Screen Wicks

Screen wicks are often used in one-of-a-kind, or low production rate heat pipes, since they require less setup than sintered heat pipe wicks.  They have moderate capillary pumping capability, and higher permeability than sintered wicks.

Screen wicks are required for heat pipes with complicated shapes, where sintered wicks cannot be used.  One example, a Variable Conductance Heat Pipe (VCHP) with dual condensers and a wicked reservoir, is shown in Figure 1.  There is no way that a mandrel could be designed to sinter the entire wick, so a screen wick is required.  Figure 2 shows the screened evaporator end caps and the screened reservoir assembly.

Figure 1. Alkali metal Variable Conductance Heat Pipe (VCHP) with two condensers, and a wicked reservoir. Screen is the only suitable wick for this device.

Figure 2. a) Evaporator end caps (screened) b) Reservoir parts (screened) c) Reservoir assembly.

Annular Heat Pipes used in Isothermal Furnace Liners (IFLs) also have screen wicks.  As shown in Figure 3, these heat pipes have inner and outer envelopes.  Bridge wicks are added to return liquid from the inner cylinder to the outer.  As the heat pipe is heated and cooled, the inner and outer cylinders can expand/contract at slightly different rates.  Fabricating the bridge wicks from screen provides the flexibility to accommodate the differential expansion and contraction.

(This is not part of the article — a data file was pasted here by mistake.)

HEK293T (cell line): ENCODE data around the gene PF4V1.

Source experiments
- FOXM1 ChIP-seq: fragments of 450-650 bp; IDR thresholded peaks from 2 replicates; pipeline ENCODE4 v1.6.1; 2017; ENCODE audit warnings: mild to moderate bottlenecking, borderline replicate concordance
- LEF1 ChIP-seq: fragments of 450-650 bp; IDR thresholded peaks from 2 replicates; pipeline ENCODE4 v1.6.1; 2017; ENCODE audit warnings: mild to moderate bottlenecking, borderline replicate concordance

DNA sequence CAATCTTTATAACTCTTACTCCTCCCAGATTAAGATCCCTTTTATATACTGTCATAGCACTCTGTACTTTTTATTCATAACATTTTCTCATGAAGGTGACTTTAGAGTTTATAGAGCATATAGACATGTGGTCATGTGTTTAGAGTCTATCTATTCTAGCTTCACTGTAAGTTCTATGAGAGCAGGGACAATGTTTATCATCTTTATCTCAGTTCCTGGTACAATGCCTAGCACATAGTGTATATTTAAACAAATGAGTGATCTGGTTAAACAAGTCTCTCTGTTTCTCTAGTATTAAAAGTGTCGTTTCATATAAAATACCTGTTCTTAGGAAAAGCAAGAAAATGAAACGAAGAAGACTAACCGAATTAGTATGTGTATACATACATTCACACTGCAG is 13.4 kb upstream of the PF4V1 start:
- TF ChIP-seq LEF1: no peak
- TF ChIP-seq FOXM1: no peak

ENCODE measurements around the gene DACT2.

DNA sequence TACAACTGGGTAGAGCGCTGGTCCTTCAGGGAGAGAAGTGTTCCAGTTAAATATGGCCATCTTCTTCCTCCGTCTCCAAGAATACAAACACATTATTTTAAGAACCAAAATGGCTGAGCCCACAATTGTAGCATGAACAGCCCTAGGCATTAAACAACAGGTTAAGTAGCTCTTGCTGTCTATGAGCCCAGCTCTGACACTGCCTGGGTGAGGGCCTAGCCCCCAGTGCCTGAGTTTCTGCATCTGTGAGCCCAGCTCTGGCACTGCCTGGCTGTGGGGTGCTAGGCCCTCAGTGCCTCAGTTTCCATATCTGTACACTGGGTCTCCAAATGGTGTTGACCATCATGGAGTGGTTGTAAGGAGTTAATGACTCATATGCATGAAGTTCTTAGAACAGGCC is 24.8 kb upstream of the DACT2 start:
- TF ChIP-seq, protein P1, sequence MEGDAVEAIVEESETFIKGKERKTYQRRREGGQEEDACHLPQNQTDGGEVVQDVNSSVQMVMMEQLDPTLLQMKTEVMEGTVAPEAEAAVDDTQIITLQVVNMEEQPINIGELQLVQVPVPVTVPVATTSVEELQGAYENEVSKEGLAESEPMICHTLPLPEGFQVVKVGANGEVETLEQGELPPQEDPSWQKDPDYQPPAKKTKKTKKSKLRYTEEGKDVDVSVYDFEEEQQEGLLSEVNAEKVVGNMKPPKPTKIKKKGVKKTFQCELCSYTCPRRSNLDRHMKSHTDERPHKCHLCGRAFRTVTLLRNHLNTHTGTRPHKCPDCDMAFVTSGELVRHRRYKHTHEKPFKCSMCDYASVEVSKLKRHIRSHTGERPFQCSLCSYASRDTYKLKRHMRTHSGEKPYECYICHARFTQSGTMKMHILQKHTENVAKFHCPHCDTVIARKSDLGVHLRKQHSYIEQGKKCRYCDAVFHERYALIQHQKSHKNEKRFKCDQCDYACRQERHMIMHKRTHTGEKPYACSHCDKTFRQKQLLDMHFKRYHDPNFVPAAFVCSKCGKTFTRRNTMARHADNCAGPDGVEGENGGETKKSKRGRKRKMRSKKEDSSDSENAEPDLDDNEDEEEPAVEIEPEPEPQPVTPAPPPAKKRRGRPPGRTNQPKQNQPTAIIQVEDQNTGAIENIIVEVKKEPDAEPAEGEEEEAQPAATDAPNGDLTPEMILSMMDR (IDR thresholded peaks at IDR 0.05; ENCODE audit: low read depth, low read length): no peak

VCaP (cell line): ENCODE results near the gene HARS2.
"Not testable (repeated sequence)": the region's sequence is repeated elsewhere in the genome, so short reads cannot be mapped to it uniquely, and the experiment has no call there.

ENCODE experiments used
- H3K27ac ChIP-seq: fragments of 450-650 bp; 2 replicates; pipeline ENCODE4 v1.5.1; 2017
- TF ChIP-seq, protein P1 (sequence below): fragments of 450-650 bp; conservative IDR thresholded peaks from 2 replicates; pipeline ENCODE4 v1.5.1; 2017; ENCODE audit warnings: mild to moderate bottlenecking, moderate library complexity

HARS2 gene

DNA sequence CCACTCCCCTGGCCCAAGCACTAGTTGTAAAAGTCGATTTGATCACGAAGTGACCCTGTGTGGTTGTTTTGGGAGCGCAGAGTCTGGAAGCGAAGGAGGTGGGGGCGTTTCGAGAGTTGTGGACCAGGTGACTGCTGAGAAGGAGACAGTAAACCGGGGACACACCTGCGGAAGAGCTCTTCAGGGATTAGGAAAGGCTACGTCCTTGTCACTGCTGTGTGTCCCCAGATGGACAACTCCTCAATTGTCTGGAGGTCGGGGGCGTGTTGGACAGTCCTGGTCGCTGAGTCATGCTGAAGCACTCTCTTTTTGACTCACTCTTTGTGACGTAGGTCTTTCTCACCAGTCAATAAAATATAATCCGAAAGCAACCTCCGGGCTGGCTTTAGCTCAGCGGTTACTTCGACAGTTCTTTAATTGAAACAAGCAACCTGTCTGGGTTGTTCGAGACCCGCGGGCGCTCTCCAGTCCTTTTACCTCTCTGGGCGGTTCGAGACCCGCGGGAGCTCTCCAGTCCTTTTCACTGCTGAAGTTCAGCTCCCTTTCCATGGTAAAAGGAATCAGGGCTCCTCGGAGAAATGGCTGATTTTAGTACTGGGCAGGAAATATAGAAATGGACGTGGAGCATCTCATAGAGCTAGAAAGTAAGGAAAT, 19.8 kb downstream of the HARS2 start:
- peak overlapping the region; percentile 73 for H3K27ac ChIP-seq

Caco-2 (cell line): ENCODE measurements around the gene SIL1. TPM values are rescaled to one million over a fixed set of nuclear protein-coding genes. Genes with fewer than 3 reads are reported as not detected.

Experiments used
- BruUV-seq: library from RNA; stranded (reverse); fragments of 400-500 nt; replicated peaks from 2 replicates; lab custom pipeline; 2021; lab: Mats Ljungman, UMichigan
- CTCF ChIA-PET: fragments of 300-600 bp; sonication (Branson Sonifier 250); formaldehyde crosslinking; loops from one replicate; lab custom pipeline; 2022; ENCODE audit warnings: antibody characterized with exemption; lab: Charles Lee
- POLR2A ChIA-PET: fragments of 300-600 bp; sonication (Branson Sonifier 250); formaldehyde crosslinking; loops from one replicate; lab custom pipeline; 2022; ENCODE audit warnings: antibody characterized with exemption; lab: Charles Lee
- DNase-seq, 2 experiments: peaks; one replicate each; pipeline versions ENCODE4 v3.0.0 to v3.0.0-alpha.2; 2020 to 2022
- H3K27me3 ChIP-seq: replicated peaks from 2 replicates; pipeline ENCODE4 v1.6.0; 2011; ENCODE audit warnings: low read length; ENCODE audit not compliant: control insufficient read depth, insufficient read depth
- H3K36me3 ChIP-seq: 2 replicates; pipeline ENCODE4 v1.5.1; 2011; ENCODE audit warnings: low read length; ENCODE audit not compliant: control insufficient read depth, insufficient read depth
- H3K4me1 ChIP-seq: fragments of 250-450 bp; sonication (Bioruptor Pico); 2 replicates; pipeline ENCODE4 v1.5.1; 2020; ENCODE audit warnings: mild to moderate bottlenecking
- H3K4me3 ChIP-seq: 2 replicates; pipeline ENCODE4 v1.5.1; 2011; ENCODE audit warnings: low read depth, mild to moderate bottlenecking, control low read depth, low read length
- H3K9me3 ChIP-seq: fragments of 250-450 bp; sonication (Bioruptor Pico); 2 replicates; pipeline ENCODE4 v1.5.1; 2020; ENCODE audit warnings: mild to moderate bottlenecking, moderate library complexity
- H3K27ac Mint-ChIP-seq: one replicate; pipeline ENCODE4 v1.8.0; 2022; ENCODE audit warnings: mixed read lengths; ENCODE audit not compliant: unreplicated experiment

Figure 3. Annular heat pipes have screen wicks, since they are more flexible as the heat pipe is heated and cooled.

Screen wicks are specified by mesh size.  For example, a 100 x 100 mesh screen means 100 wires per inch in both directions.  Available wire size vary by demand, and by the ductility of the material.  For example, 150 x 150 mesh Titanium, 400 x 400 mesh Monel, 1000 x 1000 mesh stainless steel screens are available.  Titanium is only available in coarser meshes, because it is more difficult to fabricate.

Figure 4. TZM Molybdenum heat pipe with molybdenum screen wick. (a) Components (b) Heat pipe charged with lithium operating at 1000°C.


Have a Question or Project to Discuss?